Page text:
By Sarah Edmonds
LONDON (Reuters) - Canadian show jumper Tiffany Foster was disqualified before the first round of the Olympic team jumping final on Sunday because of inflammation in one of the forelegs of her horse Victor, leaving Canada with a team of three.
Foster, in her first Games, was in tears as team captain Eric Lamaze and chef d'equipe Terrence Millar escorted her back to the international team tent.
Veterinarians determine sensitivity by measuring limb heat under rules set up in 2005 to keep riders from purposely sensitising their horse's legs to make them jump more carefully. However, heat can arise through injury or infection as well.
"There is no accusation of malpractice, but the horse has been deemed unfit to compete by the Ground Jury," governing body the International Federation for Equestrian Sports (FEI) said in a statement.
The FEI said there was no possibility of appeal.
Canada's Ian Millar, who is making a record 10th Olympic appearance at 65, told reporters: "Our team, all the riders, are devastated by this situation. We feel it's just not right and it's an incorrect application of the rules.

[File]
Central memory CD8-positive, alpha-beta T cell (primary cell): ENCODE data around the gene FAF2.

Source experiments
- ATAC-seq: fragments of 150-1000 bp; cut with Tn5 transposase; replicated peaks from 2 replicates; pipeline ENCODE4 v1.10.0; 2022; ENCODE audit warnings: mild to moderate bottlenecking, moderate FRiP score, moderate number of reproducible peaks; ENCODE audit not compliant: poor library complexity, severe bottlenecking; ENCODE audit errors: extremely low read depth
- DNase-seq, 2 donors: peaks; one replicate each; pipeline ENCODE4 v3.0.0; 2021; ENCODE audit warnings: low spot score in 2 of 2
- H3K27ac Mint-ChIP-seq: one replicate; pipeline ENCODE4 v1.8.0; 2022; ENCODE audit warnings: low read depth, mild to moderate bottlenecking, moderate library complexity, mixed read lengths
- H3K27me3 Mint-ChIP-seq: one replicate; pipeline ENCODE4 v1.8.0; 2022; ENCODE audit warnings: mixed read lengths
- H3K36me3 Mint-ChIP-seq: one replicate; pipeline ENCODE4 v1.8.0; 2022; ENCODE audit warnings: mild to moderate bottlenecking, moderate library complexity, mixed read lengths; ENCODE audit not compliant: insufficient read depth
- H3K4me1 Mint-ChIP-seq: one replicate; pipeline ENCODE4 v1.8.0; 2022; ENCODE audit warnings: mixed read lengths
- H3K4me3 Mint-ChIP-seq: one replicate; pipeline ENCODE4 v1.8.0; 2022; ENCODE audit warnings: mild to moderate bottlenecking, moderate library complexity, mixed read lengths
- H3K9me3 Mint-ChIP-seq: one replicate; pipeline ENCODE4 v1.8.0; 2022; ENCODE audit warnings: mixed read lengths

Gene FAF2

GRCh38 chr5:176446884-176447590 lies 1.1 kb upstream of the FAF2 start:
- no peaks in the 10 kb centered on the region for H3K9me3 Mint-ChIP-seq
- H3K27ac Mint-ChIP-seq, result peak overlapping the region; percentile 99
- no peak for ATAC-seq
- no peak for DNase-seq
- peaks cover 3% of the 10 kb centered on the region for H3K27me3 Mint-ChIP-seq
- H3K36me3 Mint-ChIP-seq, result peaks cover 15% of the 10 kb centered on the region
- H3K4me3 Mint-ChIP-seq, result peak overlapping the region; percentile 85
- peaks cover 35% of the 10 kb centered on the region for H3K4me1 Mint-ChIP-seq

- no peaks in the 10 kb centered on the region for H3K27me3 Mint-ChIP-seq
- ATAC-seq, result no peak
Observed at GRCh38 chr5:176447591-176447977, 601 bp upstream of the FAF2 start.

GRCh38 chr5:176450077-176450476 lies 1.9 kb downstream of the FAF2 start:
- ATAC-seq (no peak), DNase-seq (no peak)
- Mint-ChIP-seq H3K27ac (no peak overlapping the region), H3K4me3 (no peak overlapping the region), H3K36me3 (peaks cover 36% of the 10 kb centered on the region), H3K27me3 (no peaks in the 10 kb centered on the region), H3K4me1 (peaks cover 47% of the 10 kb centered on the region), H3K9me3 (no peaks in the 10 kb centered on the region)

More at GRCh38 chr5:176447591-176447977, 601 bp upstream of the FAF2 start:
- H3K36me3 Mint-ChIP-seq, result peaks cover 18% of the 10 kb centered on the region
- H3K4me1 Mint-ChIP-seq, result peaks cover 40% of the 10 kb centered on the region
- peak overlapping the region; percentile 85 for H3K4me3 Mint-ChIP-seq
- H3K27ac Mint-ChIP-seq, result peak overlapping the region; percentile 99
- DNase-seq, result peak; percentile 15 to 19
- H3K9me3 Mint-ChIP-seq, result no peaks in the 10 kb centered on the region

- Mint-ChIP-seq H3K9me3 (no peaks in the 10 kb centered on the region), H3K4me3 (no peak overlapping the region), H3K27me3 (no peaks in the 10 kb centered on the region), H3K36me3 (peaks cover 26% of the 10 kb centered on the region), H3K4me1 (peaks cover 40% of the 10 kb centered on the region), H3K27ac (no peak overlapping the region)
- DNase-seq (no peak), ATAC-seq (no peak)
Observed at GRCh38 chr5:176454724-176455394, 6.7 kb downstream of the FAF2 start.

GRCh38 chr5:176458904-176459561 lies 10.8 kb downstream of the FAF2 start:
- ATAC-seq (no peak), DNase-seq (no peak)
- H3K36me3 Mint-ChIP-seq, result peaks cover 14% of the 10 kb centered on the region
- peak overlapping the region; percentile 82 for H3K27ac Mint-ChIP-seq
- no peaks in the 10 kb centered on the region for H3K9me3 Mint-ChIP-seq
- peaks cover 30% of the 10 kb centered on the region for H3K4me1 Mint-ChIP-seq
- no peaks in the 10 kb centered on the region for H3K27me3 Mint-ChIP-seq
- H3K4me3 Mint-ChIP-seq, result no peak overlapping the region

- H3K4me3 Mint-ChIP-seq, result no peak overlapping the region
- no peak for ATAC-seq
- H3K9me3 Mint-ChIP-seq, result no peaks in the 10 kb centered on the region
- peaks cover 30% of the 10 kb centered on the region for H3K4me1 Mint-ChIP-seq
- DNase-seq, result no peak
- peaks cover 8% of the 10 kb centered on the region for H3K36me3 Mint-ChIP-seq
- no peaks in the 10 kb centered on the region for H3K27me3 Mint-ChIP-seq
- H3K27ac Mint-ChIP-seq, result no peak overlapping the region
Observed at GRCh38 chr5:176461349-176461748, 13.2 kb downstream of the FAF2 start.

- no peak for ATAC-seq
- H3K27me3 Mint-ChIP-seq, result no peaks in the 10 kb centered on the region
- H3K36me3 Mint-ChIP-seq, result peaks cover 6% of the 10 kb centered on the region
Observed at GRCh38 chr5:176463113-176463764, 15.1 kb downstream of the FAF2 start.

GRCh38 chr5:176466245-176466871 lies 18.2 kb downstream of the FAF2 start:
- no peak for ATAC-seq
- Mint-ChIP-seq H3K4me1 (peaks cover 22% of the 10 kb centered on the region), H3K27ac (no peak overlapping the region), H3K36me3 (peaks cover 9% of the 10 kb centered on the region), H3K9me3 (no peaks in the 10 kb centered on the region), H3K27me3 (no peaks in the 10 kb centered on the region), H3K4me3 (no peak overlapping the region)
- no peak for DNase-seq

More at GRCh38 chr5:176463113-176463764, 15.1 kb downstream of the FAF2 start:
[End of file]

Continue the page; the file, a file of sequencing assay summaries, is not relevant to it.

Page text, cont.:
"She's devastated. Her family is here from British Columbia, her owners are here. Everybody's here."
Under the rules, veterinarians check a horse's legs manually or with sensors to ensure they are not warm from injury or for other reasons. Excessive heat can lead to disqualification.
In Beijing, there was a rash of doping cases involving a chilli pepper derivative that, if used on a horse's legs, would increase susceptibility to pain.
"Horses with hypersensitive limbs are disqualified on the basis of horse welfare and fair play; however hypersensitive limbs are not necessarily a result of a manipulation to the legs," the FEI says on its website.
According to the Canadians, the horse had a slight scratch above its hoof and that is what caused the heat.
The Canadian team will now have only three members in contention in the two-round team final that wraps up on Monday, which means all scores count. Other four-member teams are permitted to drop their weakest score from the two-day total.
Canada's Mac Cone was knocked out of the team final in the 2008 Games when his horse was injured, leaving the team in the same position, but they managed to take a silver medal.
"I am sick about it. Having said that, we did it before in Beijing and we got it done, but it's doing it the hard way for sure," said Millar.
Foster had a long road to these Olympics. She broke her back when schooling a horse just before Beijing and spent six months completely unable to ride.
"If you read the rule, the way the rule is written, you could build a case for their interpretation of it, but it is not an equitable interpretation," said Millar.
"To me the athlete should always get the benefit of the doubt and the athlete got the opposite of that here."
It has been a tough Olympics for the Canadian equestrian team with the nation eliminated by falls or errors before the team finals of both eventing and dressage.
(Reporting by Sarah Edmonds, editing by Mark Meadows)